This time last year, my friends and I were driving to Baltimore for a leadership conference, where I would also celebrate my 21st birthday. A few days later I was on a train from Baltimore to Washington D.C., to participate in yet another professional development opportunity with another amazing friend. We met hundreds of new people that week. From different conference centers to walking around the Capitol Building and meeting with congressional representatives, the opportunities were boundless. When we all piled into the car and drove to Baltimore that weekend, we had no idea that it would be one of the last normal things we did that year. I remember my mom worrying about me being on a plane as I came home from D.C, and me reassuring her that the only change was the added disclaimer about washing your hands and staying home if you were sick before we boarded.
My, how a year can change things.
As I sit in my apartment, ready to attend my next online or socially distant hybrid class (depending on the day), I often find myself longing for the days of a year ago. While this kind of nostalgia can sometimes bring up fond memories, these days it seems that mostly it creates sadness and wishes for a normal year, which is far from a productive mindset.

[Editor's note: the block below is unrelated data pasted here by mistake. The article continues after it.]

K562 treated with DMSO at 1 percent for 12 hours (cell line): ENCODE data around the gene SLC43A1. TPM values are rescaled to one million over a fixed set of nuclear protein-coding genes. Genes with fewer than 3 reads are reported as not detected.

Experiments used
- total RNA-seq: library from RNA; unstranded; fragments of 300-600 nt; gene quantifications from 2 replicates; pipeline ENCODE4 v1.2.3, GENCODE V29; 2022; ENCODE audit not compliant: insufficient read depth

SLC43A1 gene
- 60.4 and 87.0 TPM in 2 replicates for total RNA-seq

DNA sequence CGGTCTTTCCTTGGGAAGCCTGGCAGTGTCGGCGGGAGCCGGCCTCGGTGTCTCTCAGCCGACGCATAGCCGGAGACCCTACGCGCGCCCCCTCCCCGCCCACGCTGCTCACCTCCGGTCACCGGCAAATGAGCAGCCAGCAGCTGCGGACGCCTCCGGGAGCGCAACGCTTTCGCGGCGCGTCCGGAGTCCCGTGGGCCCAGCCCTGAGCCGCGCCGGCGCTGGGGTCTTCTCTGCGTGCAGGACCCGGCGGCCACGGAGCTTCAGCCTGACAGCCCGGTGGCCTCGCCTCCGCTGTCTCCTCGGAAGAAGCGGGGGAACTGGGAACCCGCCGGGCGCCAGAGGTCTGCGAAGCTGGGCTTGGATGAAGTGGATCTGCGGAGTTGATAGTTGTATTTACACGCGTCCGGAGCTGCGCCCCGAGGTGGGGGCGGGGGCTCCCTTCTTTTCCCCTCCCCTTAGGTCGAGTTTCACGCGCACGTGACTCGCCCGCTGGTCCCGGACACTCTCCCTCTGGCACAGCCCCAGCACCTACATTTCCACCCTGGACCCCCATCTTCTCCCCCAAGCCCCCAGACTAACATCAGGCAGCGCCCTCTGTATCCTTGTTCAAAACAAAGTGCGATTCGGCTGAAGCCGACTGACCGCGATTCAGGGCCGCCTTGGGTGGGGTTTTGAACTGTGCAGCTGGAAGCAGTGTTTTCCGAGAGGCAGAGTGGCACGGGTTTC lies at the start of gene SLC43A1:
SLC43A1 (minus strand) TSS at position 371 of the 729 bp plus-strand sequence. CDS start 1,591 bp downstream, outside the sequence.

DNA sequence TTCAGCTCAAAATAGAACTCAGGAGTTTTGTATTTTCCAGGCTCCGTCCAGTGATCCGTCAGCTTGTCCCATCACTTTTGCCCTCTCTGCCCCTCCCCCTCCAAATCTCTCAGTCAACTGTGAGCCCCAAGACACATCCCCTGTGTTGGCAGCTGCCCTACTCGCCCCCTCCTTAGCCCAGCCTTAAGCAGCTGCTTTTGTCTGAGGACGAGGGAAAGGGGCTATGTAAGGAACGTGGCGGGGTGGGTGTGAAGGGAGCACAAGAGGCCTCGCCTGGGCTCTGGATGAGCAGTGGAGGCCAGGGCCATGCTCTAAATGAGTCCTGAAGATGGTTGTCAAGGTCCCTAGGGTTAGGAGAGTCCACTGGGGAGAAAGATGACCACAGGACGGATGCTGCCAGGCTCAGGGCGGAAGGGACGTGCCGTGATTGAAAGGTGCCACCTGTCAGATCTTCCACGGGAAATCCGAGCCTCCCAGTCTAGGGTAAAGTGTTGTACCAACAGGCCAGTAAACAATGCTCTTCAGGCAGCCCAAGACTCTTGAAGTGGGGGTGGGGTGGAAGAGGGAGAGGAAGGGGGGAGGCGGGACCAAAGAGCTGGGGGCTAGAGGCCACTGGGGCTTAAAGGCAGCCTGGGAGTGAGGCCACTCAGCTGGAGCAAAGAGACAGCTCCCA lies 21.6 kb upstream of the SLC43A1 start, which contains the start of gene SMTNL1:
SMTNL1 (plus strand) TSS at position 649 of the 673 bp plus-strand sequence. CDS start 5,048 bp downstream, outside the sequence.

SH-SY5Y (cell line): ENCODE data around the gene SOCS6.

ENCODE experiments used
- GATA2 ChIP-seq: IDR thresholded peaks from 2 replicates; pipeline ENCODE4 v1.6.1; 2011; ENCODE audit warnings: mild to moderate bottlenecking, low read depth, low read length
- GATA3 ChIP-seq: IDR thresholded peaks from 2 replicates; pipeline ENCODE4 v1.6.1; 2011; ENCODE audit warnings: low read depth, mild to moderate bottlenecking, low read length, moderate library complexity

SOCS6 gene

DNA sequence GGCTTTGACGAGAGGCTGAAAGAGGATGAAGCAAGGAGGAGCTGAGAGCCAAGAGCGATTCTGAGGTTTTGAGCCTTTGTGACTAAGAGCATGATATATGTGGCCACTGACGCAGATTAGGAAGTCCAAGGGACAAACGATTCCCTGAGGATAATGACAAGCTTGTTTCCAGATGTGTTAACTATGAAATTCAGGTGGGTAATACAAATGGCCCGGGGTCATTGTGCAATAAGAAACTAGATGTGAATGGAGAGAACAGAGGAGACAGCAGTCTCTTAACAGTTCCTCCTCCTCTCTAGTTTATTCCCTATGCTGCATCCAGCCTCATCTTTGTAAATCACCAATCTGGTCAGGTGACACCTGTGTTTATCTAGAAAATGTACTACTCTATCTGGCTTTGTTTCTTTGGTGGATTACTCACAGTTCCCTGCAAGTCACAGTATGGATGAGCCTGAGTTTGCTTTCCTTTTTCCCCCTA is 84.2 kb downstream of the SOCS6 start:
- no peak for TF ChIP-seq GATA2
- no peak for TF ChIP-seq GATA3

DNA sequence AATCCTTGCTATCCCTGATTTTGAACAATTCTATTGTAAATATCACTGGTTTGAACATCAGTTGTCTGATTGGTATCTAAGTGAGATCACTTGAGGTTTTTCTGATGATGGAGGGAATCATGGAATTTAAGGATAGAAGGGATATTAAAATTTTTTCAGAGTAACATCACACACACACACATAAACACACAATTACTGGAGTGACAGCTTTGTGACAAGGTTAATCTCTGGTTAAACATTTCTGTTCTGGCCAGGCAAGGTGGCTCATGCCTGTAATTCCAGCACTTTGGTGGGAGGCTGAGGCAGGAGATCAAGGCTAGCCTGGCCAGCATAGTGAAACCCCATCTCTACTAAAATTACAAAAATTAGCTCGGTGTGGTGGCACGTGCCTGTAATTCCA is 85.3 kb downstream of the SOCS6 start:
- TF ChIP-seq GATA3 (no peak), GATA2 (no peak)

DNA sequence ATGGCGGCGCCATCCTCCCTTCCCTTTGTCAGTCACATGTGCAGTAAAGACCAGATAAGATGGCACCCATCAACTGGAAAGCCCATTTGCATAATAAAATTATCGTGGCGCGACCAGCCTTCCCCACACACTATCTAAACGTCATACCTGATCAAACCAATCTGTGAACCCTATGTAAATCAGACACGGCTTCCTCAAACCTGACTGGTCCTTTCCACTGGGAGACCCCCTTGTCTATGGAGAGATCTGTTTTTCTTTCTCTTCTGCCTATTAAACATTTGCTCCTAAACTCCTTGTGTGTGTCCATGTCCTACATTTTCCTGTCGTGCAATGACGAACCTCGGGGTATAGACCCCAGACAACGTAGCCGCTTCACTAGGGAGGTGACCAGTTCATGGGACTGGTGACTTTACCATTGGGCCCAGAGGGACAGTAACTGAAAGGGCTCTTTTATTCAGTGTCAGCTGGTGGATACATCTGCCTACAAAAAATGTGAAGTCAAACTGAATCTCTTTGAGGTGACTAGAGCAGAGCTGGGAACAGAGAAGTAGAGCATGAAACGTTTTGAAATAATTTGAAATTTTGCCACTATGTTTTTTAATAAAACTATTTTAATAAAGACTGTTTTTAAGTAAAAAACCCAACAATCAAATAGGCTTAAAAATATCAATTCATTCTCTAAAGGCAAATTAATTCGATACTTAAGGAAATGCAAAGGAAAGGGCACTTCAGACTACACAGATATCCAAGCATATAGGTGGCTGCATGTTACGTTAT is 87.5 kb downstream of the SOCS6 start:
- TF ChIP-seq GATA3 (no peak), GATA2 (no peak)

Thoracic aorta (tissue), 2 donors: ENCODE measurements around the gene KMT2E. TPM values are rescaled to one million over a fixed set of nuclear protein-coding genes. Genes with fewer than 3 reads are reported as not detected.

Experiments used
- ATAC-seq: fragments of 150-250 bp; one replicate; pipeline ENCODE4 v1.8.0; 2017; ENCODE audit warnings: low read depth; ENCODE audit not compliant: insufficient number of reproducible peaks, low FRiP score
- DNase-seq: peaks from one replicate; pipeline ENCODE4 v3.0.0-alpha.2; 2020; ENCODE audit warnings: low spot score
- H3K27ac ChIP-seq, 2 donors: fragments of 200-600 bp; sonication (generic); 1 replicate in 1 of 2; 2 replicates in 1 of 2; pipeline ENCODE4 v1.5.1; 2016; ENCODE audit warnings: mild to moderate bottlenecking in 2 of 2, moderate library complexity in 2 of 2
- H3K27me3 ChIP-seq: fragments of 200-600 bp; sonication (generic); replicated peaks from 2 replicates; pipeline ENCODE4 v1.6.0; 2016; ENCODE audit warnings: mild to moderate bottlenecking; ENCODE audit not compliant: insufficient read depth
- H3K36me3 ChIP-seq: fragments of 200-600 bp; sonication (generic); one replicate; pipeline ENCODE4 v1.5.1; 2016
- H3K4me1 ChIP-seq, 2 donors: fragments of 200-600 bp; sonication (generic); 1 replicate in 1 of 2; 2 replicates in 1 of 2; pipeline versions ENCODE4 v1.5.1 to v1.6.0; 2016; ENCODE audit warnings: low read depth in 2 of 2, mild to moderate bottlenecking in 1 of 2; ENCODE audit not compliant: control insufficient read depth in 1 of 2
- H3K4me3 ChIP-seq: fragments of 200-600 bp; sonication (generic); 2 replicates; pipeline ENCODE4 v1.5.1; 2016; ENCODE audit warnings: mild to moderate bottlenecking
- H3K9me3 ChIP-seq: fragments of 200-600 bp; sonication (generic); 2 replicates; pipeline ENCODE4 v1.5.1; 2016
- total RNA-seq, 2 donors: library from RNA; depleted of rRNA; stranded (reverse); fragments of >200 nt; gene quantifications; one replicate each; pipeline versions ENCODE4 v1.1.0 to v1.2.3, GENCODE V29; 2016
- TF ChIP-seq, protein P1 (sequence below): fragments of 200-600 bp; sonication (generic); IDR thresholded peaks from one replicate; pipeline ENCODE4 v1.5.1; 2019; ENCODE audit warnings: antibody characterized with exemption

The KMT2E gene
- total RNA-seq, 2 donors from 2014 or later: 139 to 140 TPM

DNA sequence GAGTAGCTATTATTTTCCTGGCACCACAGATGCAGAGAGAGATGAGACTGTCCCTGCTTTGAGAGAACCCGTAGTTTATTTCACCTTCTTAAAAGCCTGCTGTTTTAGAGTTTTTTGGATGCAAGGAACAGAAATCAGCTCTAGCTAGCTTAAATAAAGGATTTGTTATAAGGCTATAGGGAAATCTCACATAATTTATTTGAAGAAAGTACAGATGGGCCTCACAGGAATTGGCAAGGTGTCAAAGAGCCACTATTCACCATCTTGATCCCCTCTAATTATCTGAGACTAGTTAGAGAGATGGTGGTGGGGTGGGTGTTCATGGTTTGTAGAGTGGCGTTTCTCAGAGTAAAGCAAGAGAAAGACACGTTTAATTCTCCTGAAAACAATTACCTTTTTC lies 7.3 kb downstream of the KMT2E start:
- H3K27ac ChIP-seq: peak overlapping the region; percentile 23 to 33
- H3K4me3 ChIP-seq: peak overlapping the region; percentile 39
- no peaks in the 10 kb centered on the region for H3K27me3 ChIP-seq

I read an article this week about gratitude and how the physical act of writing down things you’re grateful for can do wonders for your mental and physical health. I’ve never been the journaling type, but I figured that it was worth a shot.
Instead of focusing energy on things we don’t or can’t have, practicing active gratitude shifts your focus to the things you do have and can do.
So, here is my gratitude list for today:
- I am grateful to be attending college in person, at a wonderful university.
- For the sunshine that has been coming out more and more as the weeks move us closer to spring.
- I am grateful for my friends and my family and their constant support.
- I am healthy, and so is my family.
- For the experiences that I’ve had throughout my college career: the lessons I’ve learned, the people I’ve met, and the places I’ve traveled.
Abbie Cox grew up in Cato, N.Y., on a first-generation dairy farm and currently attends Cornell University as a member of the class of 2021, majoring in animal science with a minor in education and a focus in dairy. On campus, she is involved with the Cornell University Dairy Science Club, Sigma Alpha, Collegiate Farm Bureau, and is a Peer Adviser with CALS Student Services. Cox has interned with the MILC group, the Animal Agriculture Alliance, and was the 2020 Hoard’s Dairyman summer editorial intern.